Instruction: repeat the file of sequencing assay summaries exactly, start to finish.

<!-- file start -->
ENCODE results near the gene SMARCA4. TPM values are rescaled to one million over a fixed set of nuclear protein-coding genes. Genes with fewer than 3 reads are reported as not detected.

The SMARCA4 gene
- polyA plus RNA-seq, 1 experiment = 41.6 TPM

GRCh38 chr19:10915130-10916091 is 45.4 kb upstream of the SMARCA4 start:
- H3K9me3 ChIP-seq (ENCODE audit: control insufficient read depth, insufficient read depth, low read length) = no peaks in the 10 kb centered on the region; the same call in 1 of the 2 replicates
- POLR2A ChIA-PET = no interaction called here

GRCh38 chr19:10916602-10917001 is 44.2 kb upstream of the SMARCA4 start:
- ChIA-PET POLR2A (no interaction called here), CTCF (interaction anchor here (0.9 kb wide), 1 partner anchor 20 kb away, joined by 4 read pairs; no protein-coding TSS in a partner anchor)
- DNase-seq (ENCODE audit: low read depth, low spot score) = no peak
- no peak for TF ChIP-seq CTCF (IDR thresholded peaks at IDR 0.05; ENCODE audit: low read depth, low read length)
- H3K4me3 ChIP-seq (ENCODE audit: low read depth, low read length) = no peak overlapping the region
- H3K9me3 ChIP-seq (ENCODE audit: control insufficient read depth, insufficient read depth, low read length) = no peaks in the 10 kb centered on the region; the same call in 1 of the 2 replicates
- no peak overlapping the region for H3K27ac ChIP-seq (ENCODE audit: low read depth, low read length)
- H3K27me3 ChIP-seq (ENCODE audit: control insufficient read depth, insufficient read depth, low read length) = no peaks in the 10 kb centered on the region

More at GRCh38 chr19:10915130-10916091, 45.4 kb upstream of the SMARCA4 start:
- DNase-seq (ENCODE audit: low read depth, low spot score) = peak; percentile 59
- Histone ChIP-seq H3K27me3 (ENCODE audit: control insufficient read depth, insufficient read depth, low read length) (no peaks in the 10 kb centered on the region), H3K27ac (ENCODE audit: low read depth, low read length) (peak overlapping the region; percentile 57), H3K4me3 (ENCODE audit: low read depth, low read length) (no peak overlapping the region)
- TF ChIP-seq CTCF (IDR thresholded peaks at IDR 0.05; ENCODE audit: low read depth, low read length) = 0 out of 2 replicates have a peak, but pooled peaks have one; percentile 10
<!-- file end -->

ENCODE results near the gene SMARCA4. TPM values are rescaled to one million over a fixed set of nuclear protein-coding genes. Genes with fewer than 3 reads are reported as not detected.

The SMARCA4 gene
- polyA plus RNA-seq, 1 experiment = 41.6 TPM

GRCh38 chr19:10915130-10916091 is 45.4 kb upstream of the SMARCA4 start:
- H3K9me3 ChIP-seq (ENCODE audit: control insufficient read depth, insufficient read depth, low read length) = no peaks in the 10 kb centered on the region; the same call in 1 of the 2 replicates
- POLR2A ChIA-PET = no interaction called here

GRCh38 chr19:10916602-10917001 is 44.2 kb upstream of the SMARCA4 start:
- ChIA-PET POLR2A (no interaction called here), CTCF (interaction anchor here (0.9 kb wide), 1 partner anchor 20 kb away, joined by 4 read pairs; no protein-coding TSS in a partner anchor)
- DNase-seq (ENCODE audit: low read depth, low spot score) = no peak
- no peak for TF ChIP-seq CTCF (IDR thresholded peaks at IDR 0.05; ENCODE audit: low read depth, low read length)
- H3K4me3 ChIP-seq (ENCODE audit: low read depth, low read length) = no peak overlapping the region
- H3K9me3 ChIP-seq (ENCODE audit: control insufficient read depth, insufficient read depth, low read length) = no peaks in the 10 kb centered on the region; the same call in 1 of the 2 replicates
- no peak overlapping the region for H3K27ac ChIP-seq (ENCODE audit: low read depth, low read length)
- H3K27me3 ChIP-seq (ENCODE audit: control insufficient read depth, insufficient read depth, low read length) = no peaks in the 10 kb centered on the region

More at GRCh38 chr19:10915130-10916091, 45.4 kb upstream of the SMARCA4 start:
- DNase-seq (ENCODE audit: low read depth, low spot score) = peak; percentile 59
- Histone ChIP-seq H3K27me3 (ENCODE audit: control insufficient read depth, insufficient read depth, low read length) (no peaks in the 10 kb centered on the region), H3K27ac (ENCODE audit: low read depth, low read length) (peak overlapping the region; percentile 57), H3K4me3 (ENCODE audit: low read depth, low read length) (no peak overlapping the region)
- TF ChIP-seq CTCF (IDR thresholded peaks at IDR 0.05; ENCODE audit: low read depth, low read length) = 0 out of 2 replicates have a peak, but pooled peaks have one; percentile 10